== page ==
Nov 8, 2018

The new health care agenda: gridlock, lots of hearings

House Minority Leader Nancy Pelosi at a post-election press conference Wednesday. Photo: Bill Clark/CQ Roll Call via Getty

With a Democratic House, a Republican Senate, and President Trump in the White House, get ready for two years of maneuvering but little progress on health care — unless you look beyond Washington.

What to watch: No new health legislation of any significance will pass in this Congress. Democrats in the House will try to come together on a health agenda for the party while their presidential candidates pursue their own platforms. Democratic oversight of the administration’s actions in the House will be unremitting and in the news. And most of the real action affecting people will be in the states.

Details: Democratic control of the House stops any Republican efforts to revive their efforts to repeal and replace the Affordable Care Act, block grant Medicaid or impose a per capita cap on federal Medicaid spending. Democrats in the House will never go for it.

  • The same applies to any big changes Republicans might want to make to Medicare. With Paul Ryan gone — the leading champion of those plans — Republicans will steer clear of premium support or other major Medicare changes. Only smaller Medicare budget savers will stand any chance.  

A broad Democratic oversight agenda in the House will include a heavy dose of health care investigations and hearings, focusing on federal regulations and waivers that Democrats view as undermining the ACA and Medicaid, such as work requirements or short-term insurance plans.

  • Just how much even the most aggressive oversight can slow the administration and red states down remains to be seen. Meanwhile, blue states will continue to go their own way, trying to strengthen regulations to control costs and protect consumers and improve their Medicaid programs.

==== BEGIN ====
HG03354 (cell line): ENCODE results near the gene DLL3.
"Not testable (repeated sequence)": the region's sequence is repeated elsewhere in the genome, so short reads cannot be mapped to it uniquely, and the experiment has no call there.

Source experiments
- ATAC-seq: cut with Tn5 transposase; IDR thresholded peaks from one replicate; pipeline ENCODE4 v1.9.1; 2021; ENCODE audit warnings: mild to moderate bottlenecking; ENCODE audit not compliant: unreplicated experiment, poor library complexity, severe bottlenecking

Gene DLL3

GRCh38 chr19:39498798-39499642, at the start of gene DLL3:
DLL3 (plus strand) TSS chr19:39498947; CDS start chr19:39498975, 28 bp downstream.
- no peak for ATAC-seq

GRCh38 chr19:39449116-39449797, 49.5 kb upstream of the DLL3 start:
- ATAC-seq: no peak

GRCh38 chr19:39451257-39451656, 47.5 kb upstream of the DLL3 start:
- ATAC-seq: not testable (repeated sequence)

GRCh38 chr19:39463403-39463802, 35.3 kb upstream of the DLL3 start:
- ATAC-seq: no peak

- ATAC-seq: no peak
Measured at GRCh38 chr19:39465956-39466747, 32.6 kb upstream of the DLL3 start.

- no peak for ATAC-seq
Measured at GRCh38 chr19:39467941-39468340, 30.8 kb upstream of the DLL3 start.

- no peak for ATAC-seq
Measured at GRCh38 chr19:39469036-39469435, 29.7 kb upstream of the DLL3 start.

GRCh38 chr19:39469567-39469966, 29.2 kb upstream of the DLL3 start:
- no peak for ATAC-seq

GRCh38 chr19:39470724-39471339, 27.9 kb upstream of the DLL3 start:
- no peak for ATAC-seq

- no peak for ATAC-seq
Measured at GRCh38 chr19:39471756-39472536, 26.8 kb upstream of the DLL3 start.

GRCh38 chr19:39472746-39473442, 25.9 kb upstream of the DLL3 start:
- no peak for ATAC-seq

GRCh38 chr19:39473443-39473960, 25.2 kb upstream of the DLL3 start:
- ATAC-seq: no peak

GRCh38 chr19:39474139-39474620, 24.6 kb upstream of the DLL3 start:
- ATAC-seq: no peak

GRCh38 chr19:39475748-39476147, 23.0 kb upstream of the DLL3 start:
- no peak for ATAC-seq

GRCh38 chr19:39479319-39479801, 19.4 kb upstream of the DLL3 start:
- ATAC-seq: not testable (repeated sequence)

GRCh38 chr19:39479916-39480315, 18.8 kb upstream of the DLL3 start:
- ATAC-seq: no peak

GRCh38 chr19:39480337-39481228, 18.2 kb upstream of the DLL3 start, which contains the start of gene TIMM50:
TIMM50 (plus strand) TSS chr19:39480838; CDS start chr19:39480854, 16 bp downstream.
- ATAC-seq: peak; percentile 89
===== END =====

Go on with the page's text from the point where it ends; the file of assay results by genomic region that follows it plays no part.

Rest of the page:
It was a good day for Medicaid, but like the election overall, it wasn't a wave. Medicaid expansion ballot initiatives passed in three states — Idaho, Nebraska and Utah — and governors elected in Kansas and Maine will now push forward Medicaid expansion.

  • Overall, the results will give Medicaid expansion more momentum and red states a larger stake in Medicaid. That will make it even tougher for a future Congress to enact Medicaid cuts.
  • But a measure in Montana funding its expansion appears to have been defeated. And Andrew Gillum’s loss in the Florida governor's race — and Stacey Abrams' apparent defeat in the Georgia governor's race — mean a loss of further momentum towards Medicaid expansion in big southern states.

Finally, expect a broad range of legislative proposals from House Democrats aimed at bringing the party together around a health care agenda even though no Democratic proposal can become law.

  • The Democratic presidential candidates, however, will resist a common agenda as they try to appeal to different slices of the Democratic constituency. Some will campaign for Medicare for All — either for everyone or just as an option — and others will propose building on the ACA or other more incremental policies.  

The bottom line: Whether you study health care policy, report on it, or work in the industry, the proposals made in Congress and the campaign are important because they can shape the agenda after 2020. But for now, the states are where the real action is.

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